Excerpt from Her Borrowed Angel



Seven was too early to be up and around on Saturday. Madeline Wharton Saldivar paused outside the spare bedroom. Until recently, her son, Tony, and his wife, Jane, had occupied it with the love of her life, her granddaughter, Zoe. A year and a half ago, Tony had closed on a house across Laredo, and Maddie had avoided the room as if it were a crypt since they moved out.

Now, though, they were back briefly while their air-conditioning unit was repaired.

She rapped gently on the door. “Come in, Grandma,” a childish voice invited.

Smiling, Maddie opened the door. “How did you know it was me, Angel?”

“It’s always you.”

“Zoe Saldivar, did you just roll your eyes at me?”

“No. Well, maybe.” She looked up from the sock she was straightening, mischief in her big, brown eyes and the faint trace of dimples in her cheeks. “I knew it was you, Grandma, because,” she patted her grandmother’s arm, “my heart tells me.”

“Zoe Saldivar! You always know how to play me!” Maddie laughed and touched Zoe’s multi-colored hair. “I’ll wait downstairs.”

Zoe’s mother came out of the kitchen, carrying a cup of coffee and looking sleepy and put out with the world.

Maddie paused at the front door and looked back at her daughter-in-law. “Jane, you should come,” she repeated. “This is an honor!”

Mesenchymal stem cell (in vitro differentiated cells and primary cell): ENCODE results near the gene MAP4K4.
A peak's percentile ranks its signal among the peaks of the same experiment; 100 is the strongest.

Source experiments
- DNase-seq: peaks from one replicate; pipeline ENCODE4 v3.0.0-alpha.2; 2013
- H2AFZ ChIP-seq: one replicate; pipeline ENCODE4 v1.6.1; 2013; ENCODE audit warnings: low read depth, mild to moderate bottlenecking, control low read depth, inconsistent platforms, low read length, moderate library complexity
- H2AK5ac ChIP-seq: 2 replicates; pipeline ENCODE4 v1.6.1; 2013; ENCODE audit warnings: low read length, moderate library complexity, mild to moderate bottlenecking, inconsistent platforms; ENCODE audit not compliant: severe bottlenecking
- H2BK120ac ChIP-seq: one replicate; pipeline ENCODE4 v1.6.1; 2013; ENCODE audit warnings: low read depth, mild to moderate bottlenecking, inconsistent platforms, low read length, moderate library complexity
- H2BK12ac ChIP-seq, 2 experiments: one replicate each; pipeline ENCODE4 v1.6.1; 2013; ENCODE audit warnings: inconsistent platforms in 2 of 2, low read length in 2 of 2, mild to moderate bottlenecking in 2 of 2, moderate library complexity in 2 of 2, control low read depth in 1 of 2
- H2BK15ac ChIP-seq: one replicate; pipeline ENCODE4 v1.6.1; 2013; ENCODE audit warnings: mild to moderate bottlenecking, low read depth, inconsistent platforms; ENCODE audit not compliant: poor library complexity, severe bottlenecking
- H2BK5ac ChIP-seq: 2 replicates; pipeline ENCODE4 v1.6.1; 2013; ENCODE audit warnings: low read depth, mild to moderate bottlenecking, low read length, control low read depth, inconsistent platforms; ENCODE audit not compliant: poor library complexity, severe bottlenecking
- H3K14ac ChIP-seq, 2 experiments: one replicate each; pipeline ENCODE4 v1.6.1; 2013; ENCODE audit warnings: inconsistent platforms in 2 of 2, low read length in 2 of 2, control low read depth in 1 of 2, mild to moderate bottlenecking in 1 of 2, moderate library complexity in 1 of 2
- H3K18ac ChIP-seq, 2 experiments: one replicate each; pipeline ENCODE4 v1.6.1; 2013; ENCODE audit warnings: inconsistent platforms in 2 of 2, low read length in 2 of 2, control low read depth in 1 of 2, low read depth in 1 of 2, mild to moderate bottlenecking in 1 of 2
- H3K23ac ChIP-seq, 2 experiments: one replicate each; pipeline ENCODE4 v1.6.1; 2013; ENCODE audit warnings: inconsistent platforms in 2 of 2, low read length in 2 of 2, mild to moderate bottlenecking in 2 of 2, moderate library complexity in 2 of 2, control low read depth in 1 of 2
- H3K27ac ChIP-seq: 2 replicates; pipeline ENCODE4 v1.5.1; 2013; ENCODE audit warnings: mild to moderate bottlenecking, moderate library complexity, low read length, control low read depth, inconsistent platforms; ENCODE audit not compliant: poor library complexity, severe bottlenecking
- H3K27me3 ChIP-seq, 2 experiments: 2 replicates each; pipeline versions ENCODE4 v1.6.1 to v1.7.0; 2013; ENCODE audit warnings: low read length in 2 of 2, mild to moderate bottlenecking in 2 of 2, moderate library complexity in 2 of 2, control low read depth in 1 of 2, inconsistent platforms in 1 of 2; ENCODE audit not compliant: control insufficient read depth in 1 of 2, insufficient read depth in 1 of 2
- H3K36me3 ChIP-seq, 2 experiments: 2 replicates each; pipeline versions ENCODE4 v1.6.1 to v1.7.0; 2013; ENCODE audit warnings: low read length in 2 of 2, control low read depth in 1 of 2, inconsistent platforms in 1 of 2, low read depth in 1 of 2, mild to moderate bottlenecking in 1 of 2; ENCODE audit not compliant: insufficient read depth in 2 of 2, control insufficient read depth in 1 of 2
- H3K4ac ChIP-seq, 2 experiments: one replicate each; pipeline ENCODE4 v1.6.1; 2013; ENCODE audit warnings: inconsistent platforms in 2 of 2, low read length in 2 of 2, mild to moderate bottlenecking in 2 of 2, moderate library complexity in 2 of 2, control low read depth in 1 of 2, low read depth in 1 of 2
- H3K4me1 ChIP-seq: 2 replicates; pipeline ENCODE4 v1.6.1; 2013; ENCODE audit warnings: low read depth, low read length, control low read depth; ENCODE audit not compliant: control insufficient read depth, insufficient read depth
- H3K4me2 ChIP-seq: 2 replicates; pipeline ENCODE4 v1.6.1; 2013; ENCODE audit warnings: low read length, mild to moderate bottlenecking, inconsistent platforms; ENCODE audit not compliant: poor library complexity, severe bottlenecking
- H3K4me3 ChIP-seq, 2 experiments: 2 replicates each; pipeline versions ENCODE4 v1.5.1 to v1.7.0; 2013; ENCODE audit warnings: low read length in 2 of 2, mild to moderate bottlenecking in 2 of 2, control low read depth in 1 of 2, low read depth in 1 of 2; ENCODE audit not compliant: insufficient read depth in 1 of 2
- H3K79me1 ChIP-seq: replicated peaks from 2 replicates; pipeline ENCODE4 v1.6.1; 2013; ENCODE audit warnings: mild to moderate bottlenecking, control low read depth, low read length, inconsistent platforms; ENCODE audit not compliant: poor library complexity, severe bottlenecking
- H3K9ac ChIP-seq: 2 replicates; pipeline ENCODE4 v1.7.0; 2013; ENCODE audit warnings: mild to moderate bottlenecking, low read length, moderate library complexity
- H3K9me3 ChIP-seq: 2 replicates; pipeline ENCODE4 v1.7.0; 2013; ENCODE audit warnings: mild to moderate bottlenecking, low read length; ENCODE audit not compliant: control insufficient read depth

“An honor? Wasting Saturday sitting in a crowded room surrounded by all those college people and teachers who make everyone feel stupid?” Jane shook her head, loosening the wad of blond hair loosely coiled into some kind of bun. “The library was an honor. They gave her gift cards. Those we could use.”

“Zoe’s the only child from her school who was asked to participate,” Maddie argued. “She needs to know you’re proud of her.”

“Zoe knows,” Jane retorted with finality. “And she knows I hate crowds and I throw up sometimes. Besides, she’s got a grandma who spoils her crazy.”

Maddie sighed, but didn’t push. Part of her was fine with having alone time with her granddaughter. “Okay. I remember feeling overwhelmed by crowds when I started teaching. I’ll bring food home. I guess her dad won’t be there, either?”

“During football season? When his team might make the playoffs?” Contempt laced Jane’s voice. “Tony tells me you brought him up the right way—taking his job seriously. Blame yourself that the only thing he never misses is a practice or game.”